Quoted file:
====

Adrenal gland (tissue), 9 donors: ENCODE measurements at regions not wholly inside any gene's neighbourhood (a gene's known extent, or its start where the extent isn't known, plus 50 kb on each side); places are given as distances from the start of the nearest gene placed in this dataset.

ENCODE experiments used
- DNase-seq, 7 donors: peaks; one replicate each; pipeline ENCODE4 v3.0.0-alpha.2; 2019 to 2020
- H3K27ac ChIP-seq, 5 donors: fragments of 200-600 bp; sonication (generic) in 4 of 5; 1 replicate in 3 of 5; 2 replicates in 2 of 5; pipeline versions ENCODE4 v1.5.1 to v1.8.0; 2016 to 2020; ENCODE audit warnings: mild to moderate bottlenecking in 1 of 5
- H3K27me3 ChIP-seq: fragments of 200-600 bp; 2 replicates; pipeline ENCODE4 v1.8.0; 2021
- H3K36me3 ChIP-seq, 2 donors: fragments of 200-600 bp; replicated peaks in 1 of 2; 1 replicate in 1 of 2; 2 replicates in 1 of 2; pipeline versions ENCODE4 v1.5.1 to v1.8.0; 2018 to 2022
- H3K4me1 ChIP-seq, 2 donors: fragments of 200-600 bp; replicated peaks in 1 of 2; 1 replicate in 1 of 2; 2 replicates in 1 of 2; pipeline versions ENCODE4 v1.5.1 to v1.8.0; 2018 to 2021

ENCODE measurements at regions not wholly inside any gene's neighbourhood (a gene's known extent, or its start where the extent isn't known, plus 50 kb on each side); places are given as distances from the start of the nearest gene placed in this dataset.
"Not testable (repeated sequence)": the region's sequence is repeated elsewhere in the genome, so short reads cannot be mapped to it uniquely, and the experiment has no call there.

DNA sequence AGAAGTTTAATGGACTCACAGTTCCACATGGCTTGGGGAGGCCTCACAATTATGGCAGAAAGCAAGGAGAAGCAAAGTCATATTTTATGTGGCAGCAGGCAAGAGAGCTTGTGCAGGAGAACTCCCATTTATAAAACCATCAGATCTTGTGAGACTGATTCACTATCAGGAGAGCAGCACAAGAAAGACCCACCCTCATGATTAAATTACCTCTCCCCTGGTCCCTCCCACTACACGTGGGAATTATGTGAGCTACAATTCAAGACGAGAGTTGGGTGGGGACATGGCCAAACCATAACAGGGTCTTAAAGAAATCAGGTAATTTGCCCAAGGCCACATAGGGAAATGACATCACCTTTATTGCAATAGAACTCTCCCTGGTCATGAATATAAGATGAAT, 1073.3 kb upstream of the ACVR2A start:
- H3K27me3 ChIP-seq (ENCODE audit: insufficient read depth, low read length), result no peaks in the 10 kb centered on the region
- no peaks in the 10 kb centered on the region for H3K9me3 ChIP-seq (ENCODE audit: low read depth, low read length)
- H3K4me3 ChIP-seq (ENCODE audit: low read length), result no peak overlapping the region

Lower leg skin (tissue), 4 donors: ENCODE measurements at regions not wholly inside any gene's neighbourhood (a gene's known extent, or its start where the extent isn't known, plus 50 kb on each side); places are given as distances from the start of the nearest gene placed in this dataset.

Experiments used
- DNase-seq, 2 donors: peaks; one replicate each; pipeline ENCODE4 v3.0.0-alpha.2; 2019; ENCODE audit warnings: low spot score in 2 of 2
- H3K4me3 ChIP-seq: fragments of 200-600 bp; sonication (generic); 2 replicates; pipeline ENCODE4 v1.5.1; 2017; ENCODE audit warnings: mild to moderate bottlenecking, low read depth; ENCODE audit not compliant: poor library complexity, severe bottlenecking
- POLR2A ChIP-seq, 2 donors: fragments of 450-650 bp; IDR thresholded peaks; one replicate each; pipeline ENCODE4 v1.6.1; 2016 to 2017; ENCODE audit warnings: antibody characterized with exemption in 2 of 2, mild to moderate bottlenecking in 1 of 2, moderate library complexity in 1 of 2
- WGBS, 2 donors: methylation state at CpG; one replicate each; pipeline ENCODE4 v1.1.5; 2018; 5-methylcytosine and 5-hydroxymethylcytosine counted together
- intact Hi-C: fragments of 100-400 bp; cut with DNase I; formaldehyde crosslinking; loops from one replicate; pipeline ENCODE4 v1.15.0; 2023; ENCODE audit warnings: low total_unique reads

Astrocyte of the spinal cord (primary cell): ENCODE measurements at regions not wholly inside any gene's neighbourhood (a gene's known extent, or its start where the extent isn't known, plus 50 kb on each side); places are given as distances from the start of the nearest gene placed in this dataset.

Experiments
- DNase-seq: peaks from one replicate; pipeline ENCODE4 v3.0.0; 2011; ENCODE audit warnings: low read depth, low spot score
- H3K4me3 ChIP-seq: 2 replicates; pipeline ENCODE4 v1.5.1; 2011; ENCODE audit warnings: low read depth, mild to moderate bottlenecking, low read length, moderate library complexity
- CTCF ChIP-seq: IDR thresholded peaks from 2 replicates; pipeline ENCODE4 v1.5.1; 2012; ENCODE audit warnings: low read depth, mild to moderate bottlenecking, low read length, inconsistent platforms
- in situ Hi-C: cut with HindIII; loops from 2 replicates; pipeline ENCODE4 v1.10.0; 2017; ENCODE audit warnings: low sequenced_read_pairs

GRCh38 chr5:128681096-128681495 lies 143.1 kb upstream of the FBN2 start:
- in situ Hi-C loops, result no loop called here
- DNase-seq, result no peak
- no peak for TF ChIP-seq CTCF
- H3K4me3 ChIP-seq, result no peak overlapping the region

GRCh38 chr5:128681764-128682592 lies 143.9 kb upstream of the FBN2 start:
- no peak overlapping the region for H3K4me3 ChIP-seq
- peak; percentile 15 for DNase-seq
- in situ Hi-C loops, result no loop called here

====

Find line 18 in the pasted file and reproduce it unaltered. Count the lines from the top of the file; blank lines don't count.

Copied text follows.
- POLR2A ChIP-seq, 2 donors: fragments of 450-650 bp; IDR thresholded peaks; one replicate each; pipeline ENCODE4 v1.6.1; 2016 to 2017; ENCODE audit warnings: antibody characterized with exemption in 2 of 2, mild to moderate bottlenecking in 1 of 2, moderate library complexity in 1 of 2